Tehran has the capability to strike targets anywhere in the Middle East

US, NATO, North Korea, WMDs

Accusing countries of alleged intentions or ongoing programs to acquire weapons of mass destruction (WMDs) has long been the mainstay of America’s foreign policy. Regardless of whether it was a completely unfounded claim or one based on solid intelligence, the openly imperialist foreign policy of the United States is such that it’s virtually impossible to survive it without resorting to WMDs. North Korea is probably the most prominent example of this, as the small country (relative to its neighbors) was being directly threatened by the US only half a decade ago, while it now fields an arsenal worthy of a “pocket superpower”. Worse yet for the Pentagon, Pyongyang now also has a robust tactical arsenal, in addition to its strategic one that can reach virtually any target in the continental US. Interestingly, this now includes hypersonic weapons, a field in which Washington DC is now lagging behind Pyongyang, Beijing and Moscow.

Ironically, if the US stops complaining about a country having nuclear weapons (or any other type of WMDs), then that country is safe, as Washington DC will know it can’t act with impunity. However, when a country most likely doesn’t have WMDs, the US keeps accusing and threatening it before launching an illegal full-scale invasion. The example of Iraq serves as a painful lesson of that strategy. The whole world remembers the decades of US/NATO aggression in that unfortunate country, as well as millions of dead, wounded, displaced, etc. However, that’s obviously not enough, as Washington DC has been eyeing other countries in the region, particularly Iraq’s neighbor Iran.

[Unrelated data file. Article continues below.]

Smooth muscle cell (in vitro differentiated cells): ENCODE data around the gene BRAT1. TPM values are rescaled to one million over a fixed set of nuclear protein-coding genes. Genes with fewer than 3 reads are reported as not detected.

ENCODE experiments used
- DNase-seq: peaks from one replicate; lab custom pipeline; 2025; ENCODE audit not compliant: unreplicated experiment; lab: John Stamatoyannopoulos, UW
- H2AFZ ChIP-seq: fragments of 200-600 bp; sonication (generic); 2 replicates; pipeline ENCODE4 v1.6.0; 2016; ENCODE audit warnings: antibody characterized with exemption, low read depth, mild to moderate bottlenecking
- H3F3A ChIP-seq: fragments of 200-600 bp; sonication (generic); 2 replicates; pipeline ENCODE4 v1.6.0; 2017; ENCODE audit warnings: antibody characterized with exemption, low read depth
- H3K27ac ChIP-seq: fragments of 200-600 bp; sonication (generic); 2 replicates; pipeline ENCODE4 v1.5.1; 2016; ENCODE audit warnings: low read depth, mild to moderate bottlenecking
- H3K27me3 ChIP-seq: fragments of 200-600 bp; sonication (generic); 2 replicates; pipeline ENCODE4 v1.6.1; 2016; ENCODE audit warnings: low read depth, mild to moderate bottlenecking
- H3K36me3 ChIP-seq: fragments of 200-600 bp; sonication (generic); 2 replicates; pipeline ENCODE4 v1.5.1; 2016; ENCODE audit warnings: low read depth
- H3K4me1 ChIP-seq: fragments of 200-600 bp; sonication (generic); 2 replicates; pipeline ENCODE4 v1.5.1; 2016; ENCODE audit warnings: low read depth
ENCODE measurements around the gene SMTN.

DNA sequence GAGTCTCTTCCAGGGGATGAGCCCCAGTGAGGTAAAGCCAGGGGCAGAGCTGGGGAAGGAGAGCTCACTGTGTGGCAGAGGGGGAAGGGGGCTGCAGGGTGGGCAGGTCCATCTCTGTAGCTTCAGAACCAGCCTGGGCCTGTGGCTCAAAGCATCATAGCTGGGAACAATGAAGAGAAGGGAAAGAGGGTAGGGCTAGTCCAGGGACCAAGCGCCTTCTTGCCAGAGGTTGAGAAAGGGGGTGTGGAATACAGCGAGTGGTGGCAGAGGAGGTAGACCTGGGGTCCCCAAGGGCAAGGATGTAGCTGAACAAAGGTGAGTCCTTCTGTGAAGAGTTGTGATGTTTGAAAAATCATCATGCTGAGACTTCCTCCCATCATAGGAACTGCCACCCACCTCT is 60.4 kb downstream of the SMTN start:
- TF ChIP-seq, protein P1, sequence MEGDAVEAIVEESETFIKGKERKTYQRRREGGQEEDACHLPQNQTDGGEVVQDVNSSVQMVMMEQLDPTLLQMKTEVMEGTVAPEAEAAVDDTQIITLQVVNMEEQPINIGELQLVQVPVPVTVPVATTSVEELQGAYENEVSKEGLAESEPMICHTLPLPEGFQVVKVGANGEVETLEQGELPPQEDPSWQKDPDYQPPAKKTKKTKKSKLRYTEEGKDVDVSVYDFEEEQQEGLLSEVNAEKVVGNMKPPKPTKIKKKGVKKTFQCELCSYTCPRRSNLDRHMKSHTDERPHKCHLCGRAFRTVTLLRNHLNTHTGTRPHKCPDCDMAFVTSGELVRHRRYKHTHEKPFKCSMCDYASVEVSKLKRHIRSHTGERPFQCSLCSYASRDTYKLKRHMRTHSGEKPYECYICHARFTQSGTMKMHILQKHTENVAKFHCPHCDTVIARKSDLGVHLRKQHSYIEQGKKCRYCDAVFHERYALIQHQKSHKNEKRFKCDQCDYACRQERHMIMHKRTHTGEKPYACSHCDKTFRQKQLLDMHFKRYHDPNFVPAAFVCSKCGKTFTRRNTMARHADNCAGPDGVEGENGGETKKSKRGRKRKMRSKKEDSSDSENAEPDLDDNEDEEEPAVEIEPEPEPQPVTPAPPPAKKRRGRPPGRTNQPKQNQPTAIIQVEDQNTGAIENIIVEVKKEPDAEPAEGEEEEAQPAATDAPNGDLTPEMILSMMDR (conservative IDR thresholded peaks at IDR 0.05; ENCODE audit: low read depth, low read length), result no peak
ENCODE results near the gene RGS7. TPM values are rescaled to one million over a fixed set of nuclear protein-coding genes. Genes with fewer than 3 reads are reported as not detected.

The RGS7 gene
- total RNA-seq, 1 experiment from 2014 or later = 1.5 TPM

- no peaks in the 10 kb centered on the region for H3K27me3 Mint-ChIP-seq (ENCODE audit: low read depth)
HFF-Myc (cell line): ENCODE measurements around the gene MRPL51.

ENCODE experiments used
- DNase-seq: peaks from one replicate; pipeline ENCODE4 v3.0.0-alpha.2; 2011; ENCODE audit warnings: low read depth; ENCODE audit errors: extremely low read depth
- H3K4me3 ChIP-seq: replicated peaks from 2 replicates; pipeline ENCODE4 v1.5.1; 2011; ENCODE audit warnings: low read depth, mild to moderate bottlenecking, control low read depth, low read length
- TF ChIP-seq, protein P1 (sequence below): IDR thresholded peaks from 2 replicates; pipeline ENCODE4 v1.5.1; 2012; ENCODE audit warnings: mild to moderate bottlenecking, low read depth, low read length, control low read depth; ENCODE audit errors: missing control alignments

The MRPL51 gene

And yet, the window of opportunity for a successful conventional conflict with Tehran is effectively gone, as Americans are increasingly uninterested in joining the US military and its endless wars in the Middle East and elsewhere.

For decades, the US has been trying to keep Iran as one of its priority targets, with constant accusations that Tehran is supposedly in possession of either a working WMD, particularly a (thermo)nuclear weapon, or it’s allegedly close to fielding one. Virtually the same narrative is being recycled to this very day, which further suggests that Washington DC wants to keep the “bomb Tehran” option relevant for as long as possible. Just last week, the mainstream propaganda machine insisted that “Iran edges close to weapons capability”.

Namely, according to Western media, the Middle Eastern superpower has been “edging close” and “it’s about to build [nuclear] weapons” for well over 20 years now. The US has been using this narrative to build capabilities that are part of the Pentagon’s new doctrine that essentially boils down to a rather liberal usage of low-yield thermonuclear weapons.